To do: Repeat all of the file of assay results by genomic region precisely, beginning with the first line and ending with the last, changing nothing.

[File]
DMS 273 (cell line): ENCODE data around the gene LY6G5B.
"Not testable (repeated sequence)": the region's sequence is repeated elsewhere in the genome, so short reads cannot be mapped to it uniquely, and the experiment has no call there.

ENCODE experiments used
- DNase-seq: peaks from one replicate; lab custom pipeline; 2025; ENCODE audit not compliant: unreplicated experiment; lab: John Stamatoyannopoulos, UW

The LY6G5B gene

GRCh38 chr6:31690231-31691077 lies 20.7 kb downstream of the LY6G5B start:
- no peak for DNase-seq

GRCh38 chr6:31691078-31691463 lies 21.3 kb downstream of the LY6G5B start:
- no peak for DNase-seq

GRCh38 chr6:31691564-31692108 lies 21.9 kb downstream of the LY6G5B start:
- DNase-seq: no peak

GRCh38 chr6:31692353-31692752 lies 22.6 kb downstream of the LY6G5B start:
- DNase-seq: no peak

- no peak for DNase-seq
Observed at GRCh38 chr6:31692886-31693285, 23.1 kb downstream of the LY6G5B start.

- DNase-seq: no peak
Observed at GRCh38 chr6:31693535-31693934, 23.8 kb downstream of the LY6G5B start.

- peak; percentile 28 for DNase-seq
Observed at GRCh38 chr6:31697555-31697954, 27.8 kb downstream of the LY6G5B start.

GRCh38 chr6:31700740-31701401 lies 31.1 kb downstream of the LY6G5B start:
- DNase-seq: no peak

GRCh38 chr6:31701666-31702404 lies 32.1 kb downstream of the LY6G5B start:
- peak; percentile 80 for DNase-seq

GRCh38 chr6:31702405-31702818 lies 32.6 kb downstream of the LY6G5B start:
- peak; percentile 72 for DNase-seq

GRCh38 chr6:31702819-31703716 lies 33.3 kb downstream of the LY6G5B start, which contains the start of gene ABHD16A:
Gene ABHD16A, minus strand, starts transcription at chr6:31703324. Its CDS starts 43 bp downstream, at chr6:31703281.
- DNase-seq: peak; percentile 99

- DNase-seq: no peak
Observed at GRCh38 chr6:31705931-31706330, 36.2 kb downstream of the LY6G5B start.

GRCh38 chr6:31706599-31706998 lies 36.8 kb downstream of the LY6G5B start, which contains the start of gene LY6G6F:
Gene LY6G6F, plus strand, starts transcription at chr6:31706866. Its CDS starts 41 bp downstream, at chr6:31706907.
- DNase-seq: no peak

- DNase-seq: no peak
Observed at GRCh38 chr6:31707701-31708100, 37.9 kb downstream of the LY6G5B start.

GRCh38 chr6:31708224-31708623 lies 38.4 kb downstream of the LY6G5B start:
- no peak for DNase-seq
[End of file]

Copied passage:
DMS 273 (cell line): ENCODE data around the gene LY6G5B.
"Not testable (repeated sequence)": the region's sequence is repeated elsewhere in the genome, so short reads cannot be mapped to it uniquely, and the experiment has no call there.

ENCODE experiments used
- DNase-seq: peaks from one replicate; lab custom pipeline; 2025; ENCODE audit not compliant: unreplicated experiment; lab: John Stamatoyannopoulos, UW

The LY6G5B gene

GRCh38 chr6:31690231-31691077 lies 20.7 kb downstream of the LY6G5B start:
- no peak for DNase-seq

GRCh38 chr6:31691078-31691463 lies 21.3 kb downstream of the LY6G5B start:
- no peak for DNase-seq

GRCh38 chr6:31691564-31692108 lies 21.9 kb downstream of the LY6G5B start:
- DNase-seq: no peak

GRCh38 chr6:31692353-31692752 lies 22.6 kb downstream of the LY6G5B start:
- DNase-seq: no peak

- no peak for DNase-seq
Observed at GRCh38 chr6:31692886-31693285, 23.1 kb downstream of the LY6G5B start.

- DNase-seq: no peak
Observed at GRCh38 chr6:31693535-31693934, 23.8 kb downstream of the LY6G5B start.

- peak; percentile 28 for DNase-seq
Observed at GRCh38 chr6:31697555-31697954, 27.8 kb downstream of the LY6G5B start.

GRCh38 chr6:31700740-31701401 lies 31.1 kb downstream of the LY6G5B start:
- DNase-seq: no peak

GRCh38 chr6:31701666-31702404 lies 32.1 kb downstream of the LY6G5B start:
- peak; percentile 80 for DNase-seq

GRCh38 chr6:31702405-31702818 lies 32.6 kb downstream of the LY6G5B start:
- peak; percentile 72 for DNase-seq

GRCh38 chr6:31702819-31703716 lies 33.3 kb downstream of the LY6G5B start, which contains the start of gene ABHD16A:
Gene ABHD16A, minus strand, starts transcription at chr6:31703324. Its CDS starts 43 bp downstream, at chr6:31703281.
- DNase-seq: peak; percentile 99

- DNase-seq: no peak
Observed at GRCh38 chr6:31705931-31706330, 36.2 kb downstream of the LY6G5B start.

GRCh38 chr6:31706599-31706998 lies 36.8 kb downstream of the LY6G5B start, which contains the start of gene LY6G6F:
Gene LY6G6F, plus strand, starts transcription at chr6:31706866. Its CDS starts 41 bp downstream, at chr6:31706907.
- DNase-seq: no peak

- DNase-seq: no peak
Observed at GRCh38 chr6:31707701-31708100, 37.9 kb downstream of the LY6G5B start.

GRCh38 chr6:31708224-31708623 lies 38.4 kb downstream of the LY6G5B start:
- no peak for DNase-seq